A quartet that plays with techniques borrowed from spectral music.
tenor saxophone and clarinet
piano, LinnStrument, electronics
Luis Mora Matus
Is it possible to get away from traditional jazz harmony and yet keep using a harmonic system for improvisation? In researching the answer to this question, many jazzmen turned towards various kinds of classical contemporary music from the 20th century. This quartet turns towards spectralism, a trend in contemporary music that relates to the physics of sound and to human perception.
Composition is used in order to provoke various degrees of destabilization of the usual normative codes about jazz ensemble playing and improvisation. This is done by negotiating the spectral approach with some of the most evident surface characteristics of jazz, such as personal agency through sound production, dance-related rhythms, and an improvisational language that relies on some form of harmonic substratum – here re-defined case by case according to different spectral principles. The conceptual and cultural irreconcilabilities existing between these two paradigms – spectralism and jazz –, and the cognitive clash or shift that follows, originate the tension that is the fulcrum of the experiment.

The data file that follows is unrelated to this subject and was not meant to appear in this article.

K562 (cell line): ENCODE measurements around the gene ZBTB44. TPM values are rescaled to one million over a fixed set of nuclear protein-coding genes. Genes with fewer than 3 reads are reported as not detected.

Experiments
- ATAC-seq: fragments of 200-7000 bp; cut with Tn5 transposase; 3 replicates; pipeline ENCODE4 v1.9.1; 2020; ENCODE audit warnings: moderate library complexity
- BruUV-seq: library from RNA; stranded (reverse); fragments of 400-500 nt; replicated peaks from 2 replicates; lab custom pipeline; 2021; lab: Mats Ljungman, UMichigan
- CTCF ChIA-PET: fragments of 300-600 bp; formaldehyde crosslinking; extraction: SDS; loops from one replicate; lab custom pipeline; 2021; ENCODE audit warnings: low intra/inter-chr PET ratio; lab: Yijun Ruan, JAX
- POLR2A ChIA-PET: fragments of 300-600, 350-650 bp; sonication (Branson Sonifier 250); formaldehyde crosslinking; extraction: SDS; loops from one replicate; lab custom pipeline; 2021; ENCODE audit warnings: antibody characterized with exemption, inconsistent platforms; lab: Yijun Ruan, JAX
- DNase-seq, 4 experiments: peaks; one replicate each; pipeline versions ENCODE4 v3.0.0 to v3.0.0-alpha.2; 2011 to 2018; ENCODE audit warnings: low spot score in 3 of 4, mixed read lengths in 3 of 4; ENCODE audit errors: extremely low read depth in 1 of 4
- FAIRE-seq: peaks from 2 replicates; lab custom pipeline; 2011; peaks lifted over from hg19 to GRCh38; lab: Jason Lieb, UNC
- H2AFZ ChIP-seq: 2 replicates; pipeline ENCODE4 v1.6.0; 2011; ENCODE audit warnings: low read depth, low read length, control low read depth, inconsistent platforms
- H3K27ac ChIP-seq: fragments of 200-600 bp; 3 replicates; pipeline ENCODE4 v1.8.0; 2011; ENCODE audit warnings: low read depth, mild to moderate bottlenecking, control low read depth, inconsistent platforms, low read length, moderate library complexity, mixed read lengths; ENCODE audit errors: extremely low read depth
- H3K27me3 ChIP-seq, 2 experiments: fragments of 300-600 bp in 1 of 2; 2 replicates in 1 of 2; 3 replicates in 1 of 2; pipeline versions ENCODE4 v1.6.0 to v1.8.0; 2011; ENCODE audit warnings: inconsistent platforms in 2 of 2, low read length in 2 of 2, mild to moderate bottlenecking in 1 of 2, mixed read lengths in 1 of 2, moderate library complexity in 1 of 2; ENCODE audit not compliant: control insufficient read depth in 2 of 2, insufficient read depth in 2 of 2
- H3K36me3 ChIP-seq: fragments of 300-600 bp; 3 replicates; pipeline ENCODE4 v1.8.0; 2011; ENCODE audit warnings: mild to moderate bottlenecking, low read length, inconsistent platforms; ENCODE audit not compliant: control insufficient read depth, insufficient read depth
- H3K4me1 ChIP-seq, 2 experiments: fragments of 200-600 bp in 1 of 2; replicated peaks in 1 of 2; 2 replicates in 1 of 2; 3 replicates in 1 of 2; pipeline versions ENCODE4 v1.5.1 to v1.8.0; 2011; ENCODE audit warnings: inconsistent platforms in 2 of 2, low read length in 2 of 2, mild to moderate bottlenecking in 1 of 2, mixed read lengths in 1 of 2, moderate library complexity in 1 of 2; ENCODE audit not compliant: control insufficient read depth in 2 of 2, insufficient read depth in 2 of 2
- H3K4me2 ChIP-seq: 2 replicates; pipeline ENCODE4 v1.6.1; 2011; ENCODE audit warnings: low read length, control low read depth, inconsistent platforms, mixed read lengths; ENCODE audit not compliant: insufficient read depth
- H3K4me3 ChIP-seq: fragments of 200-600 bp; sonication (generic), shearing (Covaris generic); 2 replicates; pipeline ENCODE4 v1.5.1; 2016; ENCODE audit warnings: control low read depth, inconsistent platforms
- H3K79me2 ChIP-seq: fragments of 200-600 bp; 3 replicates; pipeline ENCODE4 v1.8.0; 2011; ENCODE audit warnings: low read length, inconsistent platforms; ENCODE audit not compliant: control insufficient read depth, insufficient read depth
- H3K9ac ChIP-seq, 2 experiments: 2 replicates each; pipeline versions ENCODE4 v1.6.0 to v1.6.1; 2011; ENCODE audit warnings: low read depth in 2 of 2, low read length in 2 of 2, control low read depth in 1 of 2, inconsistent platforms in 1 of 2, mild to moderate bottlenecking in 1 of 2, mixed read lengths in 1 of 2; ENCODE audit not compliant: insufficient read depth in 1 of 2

(photo credits: Alfredo Monteleone)